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Bharti to sell stake in towers business

Sunday, July 29, 2007

Bharti Airtel, India’s largest mobile-phone operator, will spend $1 billion this year to develop its wireless infrastructure company, after its closest rival sold part of its tower unit to global investors.

Bharti Airtel, India’s most valuable wireless company, will consider selling a stake in the fully owned tower subsidiary, Chief Executive Officer Manoj Kohli said, claiming the unit will grow to be the world’s biggest this year. The time of the sale has yet to be decided, he said.

“We’re thinking about it,’’ Kohli said today in an interview. “We can’t specify, but we’ll definitely plan that at an appropriate time.’’

Bharti and Reliance Communications, India’s second- largest wireless company, are separating their towers, shelters, generators and battery back-ups into independent units to share equipment and cost with rivals. Reliance valued its tower assets at Rs 270 billion ($6.7 billion) when it sold 5 percent of the unit to seven international investors for about $338 million.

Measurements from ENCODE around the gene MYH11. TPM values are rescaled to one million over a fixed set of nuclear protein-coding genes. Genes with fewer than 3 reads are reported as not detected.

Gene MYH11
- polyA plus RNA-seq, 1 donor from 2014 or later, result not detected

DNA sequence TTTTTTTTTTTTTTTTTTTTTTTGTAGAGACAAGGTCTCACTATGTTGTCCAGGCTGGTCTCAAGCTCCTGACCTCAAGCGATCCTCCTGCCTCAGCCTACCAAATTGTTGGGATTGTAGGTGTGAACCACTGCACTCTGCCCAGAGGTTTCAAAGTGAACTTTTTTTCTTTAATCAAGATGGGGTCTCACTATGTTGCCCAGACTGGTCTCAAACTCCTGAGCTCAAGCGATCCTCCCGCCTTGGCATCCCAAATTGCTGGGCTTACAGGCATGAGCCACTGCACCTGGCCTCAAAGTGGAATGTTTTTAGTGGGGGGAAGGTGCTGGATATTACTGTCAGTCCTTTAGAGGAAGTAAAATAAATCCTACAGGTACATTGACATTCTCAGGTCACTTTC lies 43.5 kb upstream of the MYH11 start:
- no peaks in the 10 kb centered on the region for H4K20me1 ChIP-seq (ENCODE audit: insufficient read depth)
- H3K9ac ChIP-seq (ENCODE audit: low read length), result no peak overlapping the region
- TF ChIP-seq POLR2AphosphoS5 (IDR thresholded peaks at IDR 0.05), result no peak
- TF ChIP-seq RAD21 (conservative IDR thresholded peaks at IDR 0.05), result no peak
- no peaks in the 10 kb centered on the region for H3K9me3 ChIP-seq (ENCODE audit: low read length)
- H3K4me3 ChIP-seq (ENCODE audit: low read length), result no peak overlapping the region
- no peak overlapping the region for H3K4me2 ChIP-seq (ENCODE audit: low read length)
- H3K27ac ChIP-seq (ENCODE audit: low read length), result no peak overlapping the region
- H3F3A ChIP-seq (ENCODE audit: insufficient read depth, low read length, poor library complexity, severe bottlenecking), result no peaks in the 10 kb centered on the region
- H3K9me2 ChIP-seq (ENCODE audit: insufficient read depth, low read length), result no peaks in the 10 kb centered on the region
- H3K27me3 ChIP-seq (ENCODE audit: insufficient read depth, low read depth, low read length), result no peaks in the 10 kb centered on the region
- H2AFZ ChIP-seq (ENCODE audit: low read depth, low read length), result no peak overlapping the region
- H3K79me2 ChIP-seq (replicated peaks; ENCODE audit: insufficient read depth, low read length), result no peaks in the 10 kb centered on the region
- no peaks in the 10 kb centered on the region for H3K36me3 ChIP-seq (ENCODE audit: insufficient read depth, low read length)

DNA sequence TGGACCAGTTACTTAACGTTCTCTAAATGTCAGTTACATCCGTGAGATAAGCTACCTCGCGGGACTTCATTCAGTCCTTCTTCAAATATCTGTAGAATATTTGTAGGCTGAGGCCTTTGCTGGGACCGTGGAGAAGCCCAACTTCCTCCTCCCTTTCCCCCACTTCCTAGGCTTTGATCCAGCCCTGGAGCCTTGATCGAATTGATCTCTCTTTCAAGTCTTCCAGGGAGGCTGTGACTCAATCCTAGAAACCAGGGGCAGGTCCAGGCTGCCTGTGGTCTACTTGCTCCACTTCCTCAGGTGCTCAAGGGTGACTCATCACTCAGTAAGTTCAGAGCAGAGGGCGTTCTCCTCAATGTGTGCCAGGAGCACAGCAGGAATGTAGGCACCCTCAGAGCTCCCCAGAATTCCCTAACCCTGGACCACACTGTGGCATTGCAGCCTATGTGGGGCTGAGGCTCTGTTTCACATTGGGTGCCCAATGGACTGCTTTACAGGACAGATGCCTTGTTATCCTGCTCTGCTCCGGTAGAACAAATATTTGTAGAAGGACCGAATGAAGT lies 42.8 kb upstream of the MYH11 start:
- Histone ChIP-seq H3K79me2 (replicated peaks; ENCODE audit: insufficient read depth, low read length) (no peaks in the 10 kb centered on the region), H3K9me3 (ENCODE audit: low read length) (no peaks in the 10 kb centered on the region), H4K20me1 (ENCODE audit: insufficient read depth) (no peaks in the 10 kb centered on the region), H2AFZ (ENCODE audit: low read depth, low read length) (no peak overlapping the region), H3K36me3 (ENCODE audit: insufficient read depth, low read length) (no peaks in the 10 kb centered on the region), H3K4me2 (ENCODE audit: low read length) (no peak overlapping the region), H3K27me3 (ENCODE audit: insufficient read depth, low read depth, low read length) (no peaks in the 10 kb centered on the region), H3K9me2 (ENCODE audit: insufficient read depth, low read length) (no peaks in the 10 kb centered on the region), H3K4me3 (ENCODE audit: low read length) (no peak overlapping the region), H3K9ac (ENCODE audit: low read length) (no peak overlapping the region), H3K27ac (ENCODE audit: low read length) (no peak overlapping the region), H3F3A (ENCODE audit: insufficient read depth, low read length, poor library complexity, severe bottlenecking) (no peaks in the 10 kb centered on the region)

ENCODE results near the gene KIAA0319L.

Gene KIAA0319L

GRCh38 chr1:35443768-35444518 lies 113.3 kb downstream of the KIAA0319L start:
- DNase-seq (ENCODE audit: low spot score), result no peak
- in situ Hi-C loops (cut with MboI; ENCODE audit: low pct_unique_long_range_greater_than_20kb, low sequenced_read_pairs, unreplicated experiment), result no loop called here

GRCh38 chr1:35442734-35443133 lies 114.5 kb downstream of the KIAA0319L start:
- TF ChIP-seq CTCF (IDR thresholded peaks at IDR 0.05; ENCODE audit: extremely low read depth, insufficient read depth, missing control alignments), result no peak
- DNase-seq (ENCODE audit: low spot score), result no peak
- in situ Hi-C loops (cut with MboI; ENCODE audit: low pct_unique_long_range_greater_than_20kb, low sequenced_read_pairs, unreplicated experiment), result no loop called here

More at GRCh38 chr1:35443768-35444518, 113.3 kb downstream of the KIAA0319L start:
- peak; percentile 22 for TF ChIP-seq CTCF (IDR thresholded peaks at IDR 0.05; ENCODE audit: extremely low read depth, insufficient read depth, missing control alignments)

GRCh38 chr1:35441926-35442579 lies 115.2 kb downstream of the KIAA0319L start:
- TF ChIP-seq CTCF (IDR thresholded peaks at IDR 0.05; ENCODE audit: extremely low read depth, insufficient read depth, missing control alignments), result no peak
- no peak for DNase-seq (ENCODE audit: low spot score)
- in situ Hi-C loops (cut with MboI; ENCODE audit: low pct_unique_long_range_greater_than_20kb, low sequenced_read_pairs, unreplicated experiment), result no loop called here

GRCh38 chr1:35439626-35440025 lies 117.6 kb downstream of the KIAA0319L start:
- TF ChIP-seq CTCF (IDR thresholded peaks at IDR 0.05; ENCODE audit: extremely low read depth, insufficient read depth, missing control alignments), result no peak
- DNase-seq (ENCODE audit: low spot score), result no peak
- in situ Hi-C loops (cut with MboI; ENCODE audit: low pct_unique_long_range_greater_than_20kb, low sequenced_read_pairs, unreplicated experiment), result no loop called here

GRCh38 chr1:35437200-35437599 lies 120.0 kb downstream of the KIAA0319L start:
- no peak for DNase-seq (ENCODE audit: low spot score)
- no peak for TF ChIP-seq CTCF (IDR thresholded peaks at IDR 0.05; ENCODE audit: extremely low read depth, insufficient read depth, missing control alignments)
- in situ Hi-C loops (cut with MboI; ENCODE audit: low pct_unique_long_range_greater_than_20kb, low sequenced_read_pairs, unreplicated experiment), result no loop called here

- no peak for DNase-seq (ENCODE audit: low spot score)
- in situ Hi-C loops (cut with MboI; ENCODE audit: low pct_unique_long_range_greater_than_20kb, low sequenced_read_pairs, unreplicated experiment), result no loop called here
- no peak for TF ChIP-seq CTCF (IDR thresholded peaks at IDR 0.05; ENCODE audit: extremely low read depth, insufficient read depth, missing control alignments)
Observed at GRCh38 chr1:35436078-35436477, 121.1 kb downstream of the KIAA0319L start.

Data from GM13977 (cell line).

“A separate tower company gets a much better valuation than a single entity,’’ said Mahesh Patil, who helps manage the equivalent of $1.5 billion in equity assets at Birla Sun Life Asset Management in Mumbai. The incremental value creation in Bharti’s case could be as much as $12 billion, said Patil, who has Bharti as his largest holding.

India’s government is encouraging carriers to share their infrastructure to expand coverage in rural areas. Bharti’s tower spending is part of a plan to spend as much as $3.5 billion this year on network expansion to maintain its lead over Reliance and Hutchison Essar.

Bharti, about a third owned by Singapore Telecommunications, aims to have more than 65,000 towers by the end of March, from about 45,000 now, Kohli said. The company will share them with Hutchison Essar, controlled by Vodafone Group Plc, and Idea Cellular Ltd., owned by billionaire Kumar Mangalam Birla.

The legal process to set up an independent tower company would be completed by the end of October, Kohli said. The focus would be to cut energy costs, he added.

The sharing of towers would result in the greater spread of mobile phone services and lower costs for users as carriers pass on cost benefits to customers, a unit of UBS AG said.

UBS Securities analysts Suresh Mahadevan and Lydia Chan revised their forecast for wireless penetration in India to 65 percent by March 2016 from 52 percent, mainly on account of the sharing of passive infrastructure by rival carriers.

“This is likely to result in making the mobile services more affordable and available to end consumers,’’ Mahadevan and Chan said in a note released in April.

Posted by FR at 7:10 PM  


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